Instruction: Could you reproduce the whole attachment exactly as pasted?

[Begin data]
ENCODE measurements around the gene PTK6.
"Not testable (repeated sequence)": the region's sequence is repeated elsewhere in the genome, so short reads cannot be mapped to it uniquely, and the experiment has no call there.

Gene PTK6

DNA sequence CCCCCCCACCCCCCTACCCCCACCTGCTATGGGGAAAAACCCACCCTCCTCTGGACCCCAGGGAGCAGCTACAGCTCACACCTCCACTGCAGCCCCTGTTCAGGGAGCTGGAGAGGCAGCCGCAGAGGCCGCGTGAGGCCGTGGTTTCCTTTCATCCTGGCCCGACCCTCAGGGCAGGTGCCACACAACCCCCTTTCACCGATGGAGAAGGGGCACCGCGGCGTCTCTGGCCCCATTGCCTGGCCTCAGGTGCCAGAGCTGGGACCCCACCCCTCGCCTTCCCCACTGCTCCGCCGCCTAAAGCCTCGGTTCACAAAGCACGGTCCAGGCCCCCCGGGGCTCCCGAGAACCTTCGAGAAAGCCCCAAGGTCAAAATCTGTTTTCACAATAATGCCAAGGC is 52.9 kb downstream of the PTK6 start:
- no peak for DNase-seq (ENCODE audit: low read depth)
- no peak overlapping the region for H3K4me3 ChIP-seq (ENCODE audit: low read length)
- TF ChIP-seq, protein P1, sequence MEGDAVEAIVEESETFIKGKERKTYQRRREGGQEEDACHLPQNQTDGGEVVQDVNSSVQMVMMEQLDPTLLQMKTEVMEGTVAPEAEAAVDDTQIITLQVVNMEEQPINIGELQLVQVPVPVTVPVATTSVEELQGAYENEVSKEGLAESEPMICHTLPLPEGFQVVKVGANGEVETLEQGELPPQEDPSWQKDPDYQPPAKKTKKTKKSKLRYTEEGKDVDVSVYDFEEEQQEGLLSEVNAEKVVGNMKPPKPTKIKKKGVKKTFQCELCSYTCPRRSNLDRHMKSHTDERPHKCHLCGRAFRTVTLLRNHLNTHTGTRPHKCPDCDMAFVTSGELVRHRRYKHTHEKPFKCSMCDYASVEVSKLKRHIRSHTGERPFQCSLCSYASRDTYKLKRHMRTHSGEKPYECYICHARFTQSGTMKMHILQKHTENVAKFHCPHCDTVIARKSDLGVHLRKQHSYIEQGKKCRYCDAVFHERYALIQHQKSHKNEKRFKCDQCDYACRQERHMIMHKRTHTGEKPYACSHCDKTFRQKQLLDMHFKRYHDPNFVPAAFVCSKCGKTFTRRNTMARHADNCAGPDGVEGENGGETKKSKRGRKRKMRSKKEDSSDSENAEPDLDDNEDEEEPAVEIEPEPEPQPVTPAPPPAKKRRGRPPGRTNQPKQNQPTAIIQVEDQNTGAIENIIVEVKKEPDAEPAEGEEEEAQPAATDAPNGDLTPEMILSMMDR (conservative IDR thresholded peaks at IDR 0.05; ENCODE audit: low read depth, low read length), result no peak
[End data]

ENCODE measurements around the gene PTK6.
"Not testable (repeated sequence)": the region's sequence is repeated elsewhere in the genome, so short reads cannot be mapped to it uniquely, and the experiment has no call there.

Gene PTK6

DNA sequence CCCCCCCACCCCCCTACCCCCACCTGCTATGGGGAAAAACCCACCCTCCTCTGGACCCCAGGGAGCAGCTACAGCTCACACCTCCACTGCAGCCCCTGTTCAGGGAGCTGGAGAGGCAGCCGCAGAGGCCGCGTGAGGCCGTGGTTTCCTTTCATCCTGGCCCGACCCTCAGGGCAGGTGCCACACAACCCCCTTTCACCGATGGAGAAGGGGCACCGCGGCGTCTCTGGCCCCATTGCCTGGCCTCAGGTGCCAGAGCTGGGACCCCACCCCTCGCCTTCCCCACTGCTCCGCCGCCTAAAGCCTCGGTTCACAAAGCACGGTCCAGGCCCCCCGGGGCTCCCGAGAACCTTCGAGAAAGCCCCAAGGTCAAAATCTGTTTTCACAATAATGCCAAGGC is 52.9 kb downstream of the PTK6 start:
- no peak for DNase-seq (ENCODE audit: low read depth)
- no peak overlapping the region for H3K4me3 ChIP-seq (ENCODE audit: low read length)
- TF ChIP-seq, protein P1, sequence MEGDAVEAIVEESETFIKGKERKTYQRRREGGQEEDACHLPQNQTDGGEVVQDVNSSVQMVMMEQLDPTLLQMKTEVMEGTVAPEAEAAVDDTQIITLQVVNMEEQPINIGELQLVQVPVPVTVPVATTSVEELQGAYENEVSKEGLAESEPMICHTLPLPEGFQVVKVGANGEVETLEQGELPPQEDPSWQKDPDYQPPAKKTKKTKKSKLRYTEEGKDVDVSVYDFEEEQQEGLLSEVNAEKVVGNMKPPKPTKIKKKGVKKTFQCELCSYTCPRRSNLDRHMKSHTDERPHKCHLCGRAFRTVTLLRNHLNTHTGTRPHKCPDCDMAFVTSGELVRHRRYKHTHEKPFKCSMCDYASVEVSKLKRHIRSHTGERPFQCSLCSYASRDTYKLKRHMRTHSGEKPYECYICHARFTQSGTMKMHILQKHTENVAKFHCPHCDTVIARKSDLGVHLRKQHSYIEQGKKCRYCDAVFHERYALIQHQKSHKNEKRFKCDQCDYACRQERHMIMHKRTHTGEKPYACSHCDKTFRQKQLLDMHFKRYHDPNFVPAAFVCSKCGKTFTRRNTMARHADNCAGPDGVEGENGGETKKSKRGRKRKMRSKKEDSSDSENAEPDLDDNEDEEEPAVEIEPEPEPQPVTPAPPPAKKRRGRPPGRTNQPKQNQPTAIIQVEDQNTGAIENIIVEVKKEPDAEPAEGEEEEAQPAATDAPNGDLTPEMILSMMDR (conservative IDR thresholded peaks at IDR 0.05; ENCODE audit: low read depth, low read length), result no peak